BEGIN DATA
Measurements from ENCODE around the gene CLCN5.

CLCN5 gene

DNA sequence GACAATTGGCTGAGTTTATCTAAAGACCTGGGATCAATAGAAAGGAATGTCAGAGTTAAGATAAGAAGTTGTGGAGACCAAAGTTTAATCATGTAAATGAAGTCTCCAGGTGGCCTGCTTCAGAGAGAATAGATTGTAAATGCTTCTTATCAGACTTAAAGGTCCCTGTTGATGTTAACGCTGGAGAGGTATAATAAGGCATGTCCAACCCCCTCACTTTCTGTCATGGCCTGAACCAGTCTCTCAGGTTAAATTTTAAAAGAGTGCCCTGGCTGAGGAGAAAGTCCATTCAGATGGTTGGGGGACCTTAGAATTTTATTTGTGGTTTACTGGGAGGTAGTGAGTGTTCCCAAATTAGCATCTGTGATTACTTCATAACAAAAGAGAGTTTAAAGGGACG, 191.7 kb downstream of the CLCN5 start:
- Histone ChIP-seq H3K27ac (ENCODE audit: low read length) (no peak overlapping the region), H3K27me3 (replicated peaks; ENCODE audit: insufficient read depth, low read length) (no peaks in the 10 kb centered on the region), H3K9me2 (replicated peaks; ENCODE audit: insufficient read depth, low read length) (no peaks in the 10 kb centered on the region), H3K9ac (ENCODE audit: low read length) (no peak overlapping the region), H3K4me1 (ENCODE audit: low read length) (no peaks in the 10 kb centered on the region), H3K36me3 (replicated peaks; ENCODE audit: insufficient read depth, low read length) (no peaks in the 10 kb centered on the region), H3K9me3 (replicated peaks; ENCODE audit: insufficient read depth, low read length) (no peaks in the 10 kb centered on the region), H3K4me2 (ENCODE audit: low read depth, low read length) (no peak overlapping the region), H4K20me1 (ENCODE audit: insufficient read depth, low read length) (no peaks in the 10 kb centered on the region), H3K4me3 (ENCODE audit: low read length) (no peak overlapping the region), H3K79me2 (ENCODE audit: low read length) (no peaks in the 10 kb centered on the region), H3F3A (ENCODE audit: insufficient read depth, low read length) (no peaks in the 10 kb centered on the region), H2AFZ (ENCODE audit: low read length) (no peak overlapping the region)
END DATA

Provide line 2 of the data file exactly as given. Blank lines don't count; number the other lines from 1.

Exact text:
CLCN5 gene